Triple Played: record store rewind
Record Store Day 2012 is Saturday, April 21. It is a day to celebrate the existence of independent record stores and their patrons.
On May 10, Triple Play Records will start its 25th year in business. We consider ourselves very fortunate to still be a viable business in the community. But if it weren’t for the other locally owned mom-and-pop record stores that have called Grand Junction home since the 1940s, that might not be the case.
Tom Clark Music, which was at 520 Main St., started sometime in the 1940s. We have a mailer from 1944 advertising records, record players, band instruments and sheet music.
“For music that pleases, for instruments that entertain, from symphonic to be-bop we have it all at the Tom Clark Music Company,” was one of their slogans.
Tom Clark also owned Clark and Steen Music, 136 N. Fifth St., at that time. Clark sold that business to Gil Roper in 1956, and the Fifth Street location is still the home of Roper Music.
When I was going to high school in the 1970s, Roper Music sold stereo equipment, records and tapes along with instruments, amplifiers and sheet music.
Reed Miller Jr., whose father owned a car dealership here in the 1950s, opened The Record Room in the mid-1960s on North Avenue. I think it sold all genres of music.
Miller later moved the store downtown and focused mostly on classical music with some opera and early jazz. He was an eccentric man, closing the store every day from 11:30 a.m. to 1 p.m. so he could go to lunch.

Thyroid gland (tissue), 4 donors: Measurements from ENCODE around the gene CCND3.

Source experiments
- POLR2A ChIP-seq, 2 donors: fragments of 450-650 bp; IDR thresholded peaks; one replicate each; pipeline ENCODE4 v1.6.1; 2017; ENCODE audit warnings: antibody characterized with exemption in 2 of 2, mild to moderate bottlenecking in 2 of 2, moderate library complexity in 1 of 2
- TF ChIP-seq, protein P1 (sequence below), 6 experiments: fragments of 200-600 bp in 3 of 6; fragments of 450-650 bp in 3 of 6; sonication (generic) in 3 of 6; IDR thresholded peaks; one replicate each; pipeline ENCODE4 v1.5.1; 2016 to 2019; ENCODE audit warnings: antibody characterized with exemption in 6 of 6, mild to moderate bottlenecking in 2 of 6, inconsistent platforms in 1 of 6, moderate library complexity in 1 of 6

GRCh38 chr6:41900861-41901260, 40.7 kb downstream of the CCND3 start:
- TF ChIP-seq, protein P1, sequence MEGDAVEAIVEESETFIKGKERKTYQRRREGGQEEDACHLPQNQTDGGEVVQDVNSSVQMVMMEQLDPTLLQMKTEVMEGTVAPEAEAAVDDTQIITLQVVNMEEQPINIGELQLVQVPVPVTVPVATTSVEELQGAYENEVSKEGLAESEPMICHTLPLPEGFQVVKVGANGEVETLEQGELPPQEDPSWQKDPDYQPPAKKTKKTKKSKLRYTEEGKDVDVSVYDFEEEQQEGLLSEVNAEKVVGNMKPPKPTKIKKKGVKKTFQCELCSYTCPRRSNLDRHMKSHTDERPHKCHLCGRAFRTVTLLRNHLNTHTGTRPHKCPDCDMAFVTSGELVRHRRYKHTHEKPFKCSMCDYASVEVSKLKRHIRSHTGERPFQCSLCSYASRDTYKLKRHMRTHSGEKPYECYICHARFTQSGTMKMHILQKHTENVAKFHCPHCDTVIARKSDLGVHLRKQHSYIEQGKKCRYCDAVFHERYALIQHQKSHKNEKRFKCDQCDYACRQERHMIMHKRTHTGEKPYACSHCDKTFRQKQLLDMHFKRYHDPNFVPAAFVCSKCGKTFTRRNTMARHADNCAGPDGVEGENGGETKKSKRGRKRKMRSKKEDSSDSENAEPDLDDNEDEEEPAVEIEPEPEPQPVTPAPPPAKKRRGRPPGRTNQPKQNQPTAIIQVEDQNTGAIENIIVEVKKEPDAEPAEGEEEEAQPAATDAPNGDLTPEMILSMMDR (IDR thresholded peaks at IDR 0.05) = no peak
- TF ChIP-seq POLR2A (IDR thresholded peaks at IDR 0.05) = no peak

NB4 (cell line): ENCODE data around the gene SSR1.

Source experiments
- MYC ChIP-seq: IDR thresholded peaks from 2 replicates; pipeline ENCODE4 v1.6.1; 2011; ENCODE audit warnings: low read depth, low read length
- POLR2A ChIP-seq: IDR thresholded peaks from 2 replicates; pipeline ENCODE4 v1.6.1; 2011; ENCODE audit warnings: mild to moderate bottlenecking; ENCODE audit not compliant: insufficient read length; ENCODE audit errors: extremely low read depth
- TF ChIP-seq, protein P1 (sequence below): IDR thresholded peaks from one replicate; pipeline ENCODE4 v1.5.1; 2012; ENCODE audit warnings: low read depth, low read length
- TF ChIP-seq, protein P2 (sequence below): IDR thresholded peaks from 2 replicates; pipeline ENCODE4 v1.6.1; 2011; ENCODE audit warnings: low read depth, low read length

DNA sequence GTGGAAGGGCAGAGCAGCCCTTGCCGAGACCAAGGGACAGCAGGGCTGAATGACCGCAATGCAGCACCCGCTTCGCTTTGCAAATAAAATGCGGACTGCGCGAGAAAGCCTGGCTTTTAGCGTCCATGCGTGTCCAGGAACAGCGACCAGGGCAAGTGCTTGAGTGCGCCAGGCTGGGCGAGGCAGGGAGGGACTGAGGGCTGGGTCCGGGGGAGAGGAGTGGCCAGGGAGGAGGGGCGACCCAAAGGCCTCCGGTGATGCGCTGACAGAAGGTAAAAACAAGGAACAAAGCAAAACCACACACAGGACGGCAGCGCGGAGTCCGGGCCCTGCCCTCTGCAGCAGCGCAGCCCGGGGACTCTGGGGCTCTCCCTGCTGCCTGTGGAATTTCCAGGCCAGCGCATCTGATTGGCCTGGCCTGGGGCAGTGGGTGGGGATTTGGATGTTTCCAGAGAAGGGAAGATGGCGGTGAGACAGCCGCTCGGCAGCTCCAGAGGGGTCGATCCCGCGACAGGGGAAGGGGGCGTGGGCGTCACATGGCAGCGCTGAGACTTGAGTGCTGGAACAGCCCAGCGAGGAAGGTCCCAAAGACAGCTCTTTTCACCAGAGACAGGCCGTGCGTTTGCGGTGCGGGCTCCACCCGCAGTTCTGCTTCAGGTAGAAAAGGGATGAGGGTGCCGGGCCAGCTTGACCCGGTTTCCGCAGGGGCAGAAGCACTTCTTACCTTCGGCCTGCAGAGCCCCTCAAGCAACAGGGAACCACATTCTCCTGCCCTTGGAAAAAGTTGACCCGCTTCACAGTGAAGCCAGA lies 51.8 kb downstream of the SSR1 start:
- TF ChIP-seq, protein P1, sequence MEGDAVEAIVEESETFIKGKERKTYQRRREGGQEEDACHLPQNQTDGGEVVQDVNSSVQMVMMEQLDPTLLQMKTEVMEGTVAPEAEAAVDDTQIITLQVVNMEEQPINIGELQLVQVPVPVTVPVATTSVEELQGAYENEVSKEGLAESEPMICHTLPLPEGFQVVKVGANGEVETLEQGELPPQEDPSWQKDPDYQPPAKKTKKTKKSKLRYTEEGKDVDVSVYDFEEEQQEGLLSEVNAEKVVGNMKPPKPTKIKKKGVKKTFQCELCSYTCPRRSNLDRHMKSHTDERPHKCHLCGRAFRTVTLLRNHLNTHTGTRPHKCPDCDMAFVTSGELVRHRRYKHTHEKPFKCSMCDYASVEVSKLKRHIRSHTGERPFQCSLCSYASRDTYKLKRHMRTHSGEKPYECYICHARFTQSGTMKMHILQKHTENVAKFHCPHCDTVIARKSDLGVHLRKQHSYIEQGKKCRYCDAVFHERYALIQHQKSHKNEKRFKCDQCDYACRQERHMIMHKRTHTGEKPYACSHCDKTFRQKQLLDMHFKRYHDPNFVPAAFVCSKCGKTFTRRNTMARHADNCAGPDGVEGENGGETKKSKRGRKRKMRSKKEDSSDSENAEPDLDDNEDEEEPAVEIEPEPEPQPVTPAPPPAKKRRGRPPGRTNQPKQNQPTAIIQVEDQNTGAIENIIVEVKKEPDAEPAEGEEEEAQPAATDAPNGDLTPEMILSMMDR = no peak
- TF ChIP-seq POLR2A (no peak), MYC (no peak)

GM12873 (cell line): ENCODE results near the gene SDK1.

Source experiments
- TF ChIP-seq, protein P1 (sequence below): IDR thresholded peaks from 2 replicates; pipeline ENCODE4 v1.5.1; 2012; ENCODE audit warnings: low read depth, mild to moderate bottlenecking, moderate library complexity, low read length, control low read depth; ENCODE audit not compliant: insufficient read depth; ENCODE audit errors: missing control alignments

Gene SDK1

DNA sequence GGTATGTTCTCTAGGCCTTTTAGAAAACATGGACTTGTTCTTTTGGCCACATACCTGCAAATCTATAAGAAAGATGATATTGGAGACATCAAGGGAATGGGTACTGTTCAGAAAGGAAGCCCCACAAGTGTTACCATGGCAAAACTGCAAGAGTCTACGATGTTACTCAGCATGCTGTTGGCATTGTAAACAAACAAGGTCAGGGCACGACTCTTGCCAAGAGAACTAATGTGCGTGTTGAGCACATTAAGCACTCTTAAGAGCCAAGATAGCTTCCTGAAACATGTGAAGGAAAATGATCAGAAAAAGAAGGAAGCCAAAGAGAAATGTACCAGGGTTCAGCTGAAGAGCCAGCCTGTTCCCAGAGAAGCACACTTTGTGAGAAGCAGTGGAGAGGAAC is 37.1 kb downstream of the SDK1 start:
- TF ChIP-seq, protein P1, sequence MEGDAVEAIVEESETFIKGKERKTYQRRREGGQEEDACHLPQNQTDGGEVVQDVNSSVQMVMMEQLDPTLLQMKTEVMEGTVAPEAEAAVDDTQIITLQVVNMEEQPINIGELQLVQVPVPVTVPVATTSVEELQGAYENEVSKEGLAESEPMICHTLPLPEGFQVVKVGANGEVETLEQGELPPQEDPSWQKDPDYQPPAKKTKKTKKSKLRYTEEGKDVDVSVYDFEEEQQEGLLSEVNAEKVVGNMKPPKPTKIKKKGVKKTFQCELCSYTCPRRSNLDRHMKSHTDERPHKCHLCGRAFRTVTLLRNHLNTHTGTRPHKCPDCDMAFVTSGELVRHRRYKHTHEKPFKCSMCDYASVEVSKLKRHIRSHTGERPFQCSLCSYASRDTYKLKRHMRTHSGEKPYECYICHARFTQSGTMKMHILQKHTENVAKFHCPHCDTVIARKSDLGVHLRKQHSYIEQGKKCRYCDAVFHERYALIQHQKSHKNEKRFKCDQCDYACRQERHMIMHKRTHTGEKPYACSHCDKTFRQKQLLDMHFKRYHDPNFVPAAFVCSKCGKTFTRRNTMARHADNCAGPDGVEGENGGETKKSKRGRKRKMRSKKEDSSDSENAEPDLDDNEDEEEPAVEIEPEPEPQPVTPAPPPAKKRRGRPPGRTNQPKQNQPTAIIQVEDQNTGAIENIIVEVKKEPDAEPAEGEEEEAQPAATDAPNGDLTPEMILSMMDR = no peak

I found him to be very personable, and when he finally closed the store we purchased several of his fixtures and still use them today.
Sometime in the late 1960s or early 1970s, John Mazzuca opened a Budget Tapes and Records franchise store at 648 Main St.
Steve Scholbe, who was a few years older than me, worked there. I thought Scholbe knew everything about music so I hung out there as much as I could.
I sure bought a lot of records there. Most of them I bought from Scholbe because Mazzuca was pretty cantankerous.
All of their ads were tagged with the slogan “648 Main and diggin’ it!”
Mazzuca later dropped the franchise agreement with Budget Tapes and Records, which opened the way for brothers Paul and Stan Zurek to open one at 529 Main St.
The Zurek brothers operated that store for several years before selling it to Dennis Kos, a high school classmate of theirs from Denver. Kos moved the store to Mesa Mall in the mid-1980s before losing interest and closing it in 1988.
I worked for Kos at the mall, and he used to say that he never should have moved his store from downtown.
Mike Lindsey and Frank Elenz, who went to college in Greeley and used to hang out at the Finest Record Store there and in Fort Collins, moved to Grand Junction and opened Smokestack Records on Rood Avenue between Third and Fourth streets next to an arcade.
I stumbled in there one day and became a customer for life because I hit it off so well with Lindsey and Elenz. They soon moved the store near Roper Music on Fifth Street and then opened a second store at 11th Street and North Avenue in the early 1980s.
Lindsey and Elenz eventually closed the downtown store and sold the North Avenue store to Bonnie Clark, who kept it open until sometime in the mid- to late 1990s.
Even though they were competition, I was sorry to see the store close.
I’m sure I missed something in this history, but that is what I remember.
Thanks to all of those store owners for being there and blazing the trail for us.